Assassination Classroom, Volume 1 by Yusei Matsui

I have a general rule that I like to read stories before I watch their adaptation, but I had already seen the Assassination Classroom anime when I started the manga. This means that my impression of the first volume is somewhat altered by the fact that I already know what’s going to happen later. This potentially means that I liked it more than I would have if I was reading it with no foreknowledge. I just thought it was worth pointing it out before I started.

Anyway, the premise of Assassination Classroom is an unusual one. 70% of the moon has been destroyed and a strange, tentacled creature with a large yellow smiley face for a head has claimed responsibility, threatening to do the same to the earth in a year’s time. This creature can move at mach 20 speeds and is incredibly powerful – the world’s armies can do nothing to harm him. He then asks that he be allowed to teach a class of under achieving children in return for allowing them to try and kill him (and therefore save the Earth.) I’m sure it must sound rather weird, maybe too much so for some people, but I definitely recommend that you give it a try and stick with it.

The story is mainly told from the point of view of Nagisa, a student in Class 3-E, which is the class that the creature has asked to teach. As the creature does not have a name, they end of nicknaming him Koro Sensei (a play on the word “korosenai” which means immortal) and they find that he actually seems to care about them and their education a lot more than any of the teachers they’ve had in the past. We get a lot of Nagisa’s inner conflict and confusion about this.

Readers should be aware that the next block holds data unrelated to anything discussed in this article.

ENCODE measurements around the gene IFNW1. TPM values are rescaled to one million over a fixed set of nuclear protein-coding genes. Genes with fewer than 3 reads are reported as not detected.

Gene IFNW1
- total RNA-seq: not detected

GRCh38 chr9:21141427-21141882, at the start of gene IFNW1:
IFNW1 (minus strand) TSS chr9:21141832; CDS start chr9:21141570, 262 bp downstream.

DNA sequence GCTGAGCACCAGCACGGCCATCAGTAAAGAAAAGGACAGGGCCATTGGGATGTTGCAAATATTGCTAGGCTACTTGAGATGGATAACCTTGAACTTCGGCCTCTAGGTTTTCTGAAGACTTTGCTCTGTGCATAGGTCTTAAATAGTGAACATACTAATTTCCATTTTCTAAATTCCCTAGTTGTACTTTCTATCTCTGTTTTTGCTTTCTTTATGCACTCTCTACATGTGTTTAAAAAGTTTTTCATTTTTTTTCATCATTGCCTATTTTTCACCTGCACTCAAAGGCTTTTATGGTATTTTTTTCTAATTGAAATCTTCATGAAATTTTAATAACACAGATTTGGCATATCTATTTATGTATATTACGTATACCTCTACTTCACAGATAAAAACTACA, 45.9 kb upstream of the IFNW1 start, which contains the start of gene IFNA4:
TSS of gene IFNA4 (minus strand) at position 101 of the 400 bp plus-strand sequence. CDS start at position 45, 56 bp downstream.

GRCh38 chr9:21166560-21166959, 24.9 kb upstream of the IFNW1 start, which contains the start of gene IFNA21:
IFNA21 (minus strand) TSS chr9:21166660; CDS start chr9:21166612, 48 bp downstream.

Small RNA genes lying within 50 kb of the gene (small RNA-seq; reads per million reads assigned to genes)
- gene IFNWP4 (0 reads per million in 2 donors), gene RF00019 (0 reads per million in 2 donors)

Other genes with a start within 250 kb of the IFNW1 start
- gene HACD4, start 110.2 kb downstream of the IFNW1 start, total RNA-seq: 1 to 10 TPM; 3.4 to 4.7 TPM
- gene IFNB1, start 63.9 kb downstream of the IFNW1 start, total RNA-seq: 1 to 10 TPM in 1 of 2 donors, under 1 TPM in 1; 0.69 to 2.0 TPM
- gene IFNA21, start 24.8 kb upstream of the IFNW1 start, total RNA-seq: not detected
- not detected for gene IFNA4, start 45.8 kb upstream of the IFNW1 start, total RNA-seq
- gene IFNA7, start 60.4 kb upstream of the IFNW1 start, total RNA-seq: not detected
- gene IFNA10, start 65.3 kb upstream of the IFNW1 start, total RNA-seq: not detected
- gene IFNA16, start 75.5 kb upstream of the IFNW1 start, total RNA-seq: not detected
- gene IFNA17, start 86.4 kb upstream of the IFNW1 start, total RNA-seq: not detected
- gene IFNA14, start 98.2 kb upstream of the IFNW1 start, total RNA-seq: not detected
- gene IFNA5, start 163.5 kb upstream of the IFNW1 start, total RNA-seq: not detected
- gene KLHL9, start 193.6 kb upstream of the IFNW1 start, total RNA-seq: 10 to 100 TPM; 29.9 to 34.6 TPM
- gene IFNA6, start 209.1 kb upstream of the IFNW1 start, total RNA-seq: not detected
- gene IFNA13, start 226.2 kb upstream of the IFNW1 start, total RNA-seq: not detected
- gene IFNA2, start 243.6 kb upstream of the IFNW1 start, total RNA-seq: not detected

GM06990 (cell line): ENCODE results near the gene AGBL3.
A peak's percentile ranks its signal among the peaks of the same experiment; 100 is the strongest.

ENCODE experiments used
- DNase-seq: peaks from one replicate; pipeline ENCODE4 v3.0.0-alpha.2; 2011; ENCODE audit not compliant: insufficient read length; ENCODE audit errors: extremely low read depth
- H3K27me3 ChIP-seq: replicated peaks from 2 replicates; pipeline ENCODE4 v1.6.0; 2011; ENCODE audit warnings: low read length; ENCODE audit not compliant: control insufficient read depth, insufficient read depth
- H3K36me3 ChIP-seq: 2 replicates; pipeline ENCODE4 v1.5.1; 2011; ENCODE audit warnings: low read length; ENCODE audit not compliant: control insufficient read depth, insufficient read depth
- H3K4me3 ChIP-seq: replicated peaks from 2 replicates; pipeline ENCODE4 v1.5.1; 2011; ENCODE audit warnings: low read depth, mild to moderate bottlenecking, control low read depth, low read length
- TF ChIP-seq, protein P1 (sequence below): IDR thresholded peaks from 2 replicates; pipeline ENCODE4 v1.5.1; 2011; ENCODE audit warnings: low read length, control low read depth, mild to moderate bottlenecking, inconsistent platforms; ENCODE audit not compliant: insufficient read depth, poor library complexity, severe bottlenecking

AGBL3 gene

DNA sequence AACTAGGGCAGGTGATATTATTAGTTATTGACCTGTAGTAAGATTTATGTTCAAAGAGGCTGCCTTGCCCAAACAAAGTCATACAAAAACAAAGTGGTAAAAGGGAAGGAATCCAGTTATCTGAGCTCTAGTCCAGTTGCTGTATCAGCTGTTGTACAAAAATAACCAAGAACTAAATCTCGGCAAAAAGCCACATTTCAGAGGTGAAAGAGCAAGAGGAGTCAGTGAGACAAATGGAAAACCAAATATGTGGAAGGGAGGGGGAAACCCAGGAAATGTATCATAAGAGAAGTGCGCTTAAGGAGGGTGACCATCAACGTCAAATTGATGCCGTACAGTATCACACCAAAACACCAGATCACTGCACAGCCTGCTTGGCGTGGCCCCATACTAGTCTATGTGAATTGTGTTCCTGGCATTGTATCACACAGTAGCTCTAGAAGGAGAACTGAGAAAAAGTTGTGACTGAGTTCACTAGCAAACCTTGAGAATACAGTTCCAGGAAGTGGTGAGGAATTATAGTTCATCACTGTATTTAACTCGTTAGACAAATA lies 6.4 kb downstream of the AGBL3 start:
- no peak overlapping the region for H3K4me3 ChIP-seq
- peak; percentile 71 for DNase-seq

This first volume does a good job of setting the scene and my favourite thing about it is definitely Koro Sensei.  One minute he seems like he’s evil and insane, the next he’s deeply concerned about the wellbeing of his class. You’ll be wondering what his motivations may be and how much he can be trusted. But even if you think he is pure evil, you’ll still find him very loveable. We get a few little hints at his background too. He’s charismatic and enigmatic, which is a great combination.

Nagisa himself (the main character of the story) is also quite a likeable and relatable character. He’s an outcast kid at his school and he’s generally just a nice, regular person who you want things to go well for. Karma is another particularly good character who comes into it a little later on – he’s a student who’s absent at first due to a suspension and seems at least a little psychotic.

The story ends with on a nice little cliffhanger which should leave you keen to find out what happens in the next volume. It will also leave you asking questions. Will the world really be destroyed? Will they really kill this jovial being? Or will something else happen? You’ll have to keep reading to find out and I definitely recommend that you do. Volume 1 is a great introduction.

Rating: 8.7/10

Buy it here.

(Don’t miss today’s Finger Puppet Show!)

 

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